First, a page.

It used to be that stocks under $1 per share were eschewed by the investment world, wallowing in the abyss of penny-stock land. Now, thanks to inflation the number of such stocks has expanded. Any company trading under $5 per share is now avoided, generally assumed to be on a one-way ticket to bankruptcy. Like with many rules of thumb, there’s certainly an element of truth to the avoiding-stocks-under-$5-per-share mantra. Overall, these kinds of companies are more volatile than their more expensive peers, at least on a percentage basis. A lower share price lets more people get in and out,…
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It used to be that stocks under $1 per share were eschewed by the investment world, wallowing in the abyss of penny-stock land. Now, thanks to inflation the number of such stocks has expanded. Any company trading under $5 per share is now avoided, generally assumed to be on a one-way ticket to bankruptcy.
Like with many rules of thumb, there’s certainly an element of truth to the avoiding-stocks-under-$5-per-share mantra. Overall, these kinds of companies are more volatile than their more expensive peers, at least on a percentage basis. A lower share price lets more people get in and out, which can lead to some big moves when important news emerges.
But at the same time, there are many diamonds hiding in the sub-$5 rough. Hidden among risky names are some terrific value stocks–companies that are avoided by bigger investors simply because they don’t have high-enough share prices.
Here are five such companies that look relatively interesting today.
Unlike many of its energy-sector peers, Athabasca Oil Corp. (TSX:ATH) is in pretty good shape financially.
The company has a net cash position with nearly $1 billion in available liquidity ready to be put to work drilling in some of the best areas in Alberta, including the Motney and Duvernay fields. The company also has plans to expand its Hangingstone thermal oil development in the future, ramping up production from 12,000 barrels per day today to 80,000 barrels per day in the future.
Athabasca has massive reserves and significant tax pools as well, meaning the company could be an attractive acquisition for a more mature oil company.
Yes, I know. Bombardier, Inc. (TSX:BBD.B) has had a bunch of major problems lately, most of which stem from the debacle that is the CSeries program.
But the company is nicely turning things around. It got a much-needed cash injection recently from the Quebec government and the province’s pension plan. CSeries orders have been brisk, and it looks like the company is only weeks away from deliveries to the first customers. The Transportation division continues to deliver solid results. And perhaps most importantly, the company’s persistent cash burn seems to be subsiding.
Six months ago, many pundits were talking about Bombardier like bankruptcy was inevitable. Things have improved greatly since then.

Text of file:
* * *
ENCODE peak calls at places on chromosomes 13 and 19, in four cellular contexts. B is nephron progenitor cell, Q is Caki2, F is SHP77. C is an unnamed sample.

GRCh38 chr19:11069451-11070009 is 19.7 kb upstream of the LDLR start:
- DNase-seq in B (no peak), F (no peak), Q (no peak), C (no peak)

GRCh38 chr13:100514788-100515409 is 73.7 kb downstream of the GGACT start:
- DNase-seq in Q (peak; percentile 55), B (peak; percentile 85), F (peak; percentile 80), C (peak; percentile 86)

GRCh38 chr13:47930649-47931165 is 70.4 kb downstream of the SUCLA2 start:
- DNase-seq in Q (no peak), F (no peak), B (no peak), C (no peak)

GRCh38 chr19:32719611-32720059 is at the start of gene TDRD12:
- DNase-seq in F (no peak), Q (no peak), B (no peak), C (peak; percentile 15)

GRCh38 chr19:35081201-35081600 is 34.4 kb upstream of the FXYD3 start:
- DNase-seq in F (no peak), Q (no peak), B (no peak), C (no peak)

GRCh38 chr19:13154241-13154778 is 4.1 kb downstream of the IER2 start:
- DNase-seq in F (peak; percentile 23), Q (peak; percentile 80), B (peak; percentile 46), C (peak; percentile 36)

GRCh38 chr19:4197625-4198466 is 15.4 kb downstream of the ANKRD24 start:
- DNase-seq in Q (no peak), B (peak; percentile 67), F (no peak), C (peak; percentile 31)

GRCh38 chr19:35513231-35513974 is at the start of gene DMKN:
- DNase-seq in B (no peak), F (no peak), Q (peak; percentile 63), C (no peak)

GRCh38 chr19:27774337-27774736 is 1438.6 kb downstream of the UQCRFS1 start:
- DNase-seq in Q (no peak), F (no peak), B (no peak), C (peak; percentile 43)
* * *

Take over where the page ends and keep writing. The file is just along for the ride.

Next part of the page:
Like Athabasca, Gran Tierra Energy Inc (TSX:GTE)(NYSE:GTE) is in the enviable position of not only surviving this downturn in the energy market, but emerging with a net cash position. It also recently raised US$100 million in convertible debt to finance future growth.
The company is forecasting production growth of approximately 20% compared with 2015 as it brings new Colombian oil fields online. It has massive reserves that were recently bolstered by an acquisition, and its low-cost production means investors will be nicely rewarded as the price of crude continues to go higher.
B2gold Corp. (TSX:BTO) has a huge amount of operating leverage. If the price of gold heads higher, shares of B2gold should react like a tightly coiled spring.
The company is in the middle of a big expansion project that should increase production by approximately 50% by 2018. The company has relatively low all-in sustaining costs of below US$900 per ounce of production. It even posted a positive free cash flow for 2015–a rarity for the sector.
Since costs stay the same no matter what the underlying price of gold does, look for B2gold to do very well if gold continues to rally. But even if the yellow metal doesn’t cooperate, the stock should have reasonable downside protection.
Halloway Lodging Corporation (TSX:HLC) is one of Canada’s largest hotel owners, boasting a portfolio of nearly 4,200 rooms across eight provinces and territories.
Halloway is a cheap stock. It trades at approximately seven times projected 2016 adjusted funds from operations, as well as trading approximately 10% under book value. The only concern is the debt–Halloway owes some $215 million in total debt compared to approximately $100 million in equity.
Still, it’s quite common for hotel operators to carry a lot of debt, since the assets are easy to finance. And investors are paid pretty handsomely to wait with shares yielding more than 3%.
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